A state board tasked with expanding access to broadband internet to Oklahoma households has shifted millions in federal money to instead upgrade telecommunications systems for emergency responders. Legislators previously rejected funding such a plan. 

Oklahoma currently ranks in the bottom ten states when it comes to residents with access to highspeed broadband. So state lawmakers created the Oklahoma Broadband Office in 2022 with the goal of bringing high-speed broadband to 95% of Oklahoma households by 2028. The Legislature sent the new state agency $382 million of the state’s $1.87 billion share of federal relief money from the American Rescue Plan Act funds to help accomplish that mission.

In November, the Broadband Governing Board voted to send $19.9 million of federal relief money to the Oklahoma Department of Public Safety to help upgrade its telecommunication system and towers for first responders in 21 counties. State lawmakers had previously declined to hear the Department of Public Safety’s request for federal relief funding, putting it aside until a larger plan could be hammered out to upgrade all state-owned telecommunication towers. 

Department of Public Safety officials said they never asked the Broadband Office for the money.

“We thought it was a dead issue after the Legislature said ‘no,’” said Sarah Stewart, a spokeswoman for the agency. 

Mike Fina, chairman of the Broadband Office board, said the Department of Public Safety did not specifically request the money from the Broadband Office. He said he saw the project on the state portal for relief funding proposals and legislators encouraged him to pull it out and fund it. But he declined to provide names.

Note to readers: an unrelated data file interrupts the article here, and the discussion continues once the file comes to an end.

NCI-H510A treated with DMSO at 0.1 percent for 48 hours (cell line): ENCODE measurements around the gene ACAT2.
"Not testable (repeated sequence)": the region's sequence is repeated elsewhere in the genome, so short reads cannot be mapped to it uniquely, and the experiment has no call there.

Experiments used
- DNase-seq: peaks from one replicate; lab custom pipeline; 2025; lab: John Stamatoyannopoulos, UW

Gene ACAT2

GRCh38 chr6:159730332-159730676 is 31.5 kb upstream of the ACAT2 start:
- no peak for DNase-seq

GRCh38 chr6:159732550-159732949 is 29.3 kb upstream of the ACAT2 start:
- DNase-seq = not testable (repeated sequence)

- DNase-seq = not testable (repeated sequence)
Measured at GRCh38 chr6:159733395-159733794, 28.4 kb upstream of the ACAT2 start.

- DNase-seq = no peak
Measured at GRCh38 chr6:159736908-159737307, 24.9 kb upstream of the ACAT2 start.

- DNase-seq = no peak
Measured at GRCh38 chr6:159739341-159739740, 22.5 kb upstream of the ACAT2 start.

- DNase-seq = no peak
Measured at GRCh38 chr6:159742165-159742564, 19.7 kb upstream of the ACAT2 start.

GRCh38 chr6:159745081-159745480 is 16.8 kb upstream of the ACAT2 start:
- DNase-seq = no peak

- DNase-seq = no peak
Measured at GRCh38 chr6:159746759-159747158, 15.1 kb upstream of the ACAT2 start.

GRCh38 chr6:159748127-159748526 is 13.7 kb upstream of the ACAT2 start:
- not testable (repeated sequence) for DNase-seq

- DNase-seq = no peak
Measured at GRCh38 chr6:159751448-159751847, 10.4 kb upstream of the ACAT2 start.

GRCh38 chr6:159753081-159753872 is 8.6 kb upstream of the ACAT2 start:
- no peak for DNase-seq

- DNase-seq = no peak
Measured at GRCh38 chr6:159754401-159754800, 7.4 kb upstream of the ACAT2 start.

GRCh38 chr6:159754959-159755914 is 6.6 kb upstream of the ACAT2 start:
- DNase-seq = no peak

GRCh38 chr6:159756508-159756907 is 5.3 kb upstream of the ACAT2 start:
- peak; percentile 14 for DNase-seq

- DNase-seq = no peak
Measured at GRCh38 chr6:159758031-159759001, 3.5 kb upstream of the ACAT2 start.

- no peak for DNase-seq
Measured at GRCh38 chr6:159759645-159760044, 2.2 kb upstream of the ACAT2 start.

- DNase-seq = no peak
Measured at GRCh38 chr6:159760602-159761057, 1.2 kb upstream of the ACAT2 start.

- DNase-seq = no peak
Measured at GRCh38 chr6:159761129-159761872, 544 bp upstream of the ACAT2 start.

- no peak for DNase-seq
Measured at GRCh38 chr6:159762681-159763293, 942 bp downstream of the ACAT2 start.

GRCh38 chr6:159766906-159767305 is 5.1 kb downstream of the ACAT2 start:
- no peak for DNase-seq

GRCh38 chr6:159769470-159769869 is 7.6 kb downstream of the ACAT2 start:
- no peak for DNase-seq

“I really don’t want to escalate this, so I prefer not to use any legislator’s names,” he said.

Fina, who was appointed by Gov. Kevin Stitt, said no one from the executive branch asked him for the funding. 

Legislators in charge of the committee distributing the state’s American Rescue Plan funds said they didn’t discuss the emergency responder funding with Fina and were unaware of the agency’s decision to divert federal money to it.

Upon learning of the project at the Joint Committee on Pandemic Relief Funding meeting last week, state lawmakers expressed confusion about why the Broadband Office sent money intended to expand public high-speed internet access to the Department of Public Safety. 

Kirk Martin, the interim director of the agency, told the committee that Fina was encouraged to fund the project by “legislative leaders.”

Rural Broadband fiberoptic access being installed by Central Electric Cooperatives around Stillwater Oklahoma. Fiber cable is being installed using existing Highline wires. COURTESY OSU AGRICULTURAL COMMUNICATIONS SERVICE

“I’m not aware of anybody in leadership — and we’ve been polling people — in the House or the Senate that had conversations along those lines,” Sen. Chuck Hall, R, Perry, told The Frontier

Hall told Oklahoma Broadband executives during the meeting last week that the Legislature had made it “very clear” they do not support using federal relief money on the tower upgrades for the Department of Public Safety.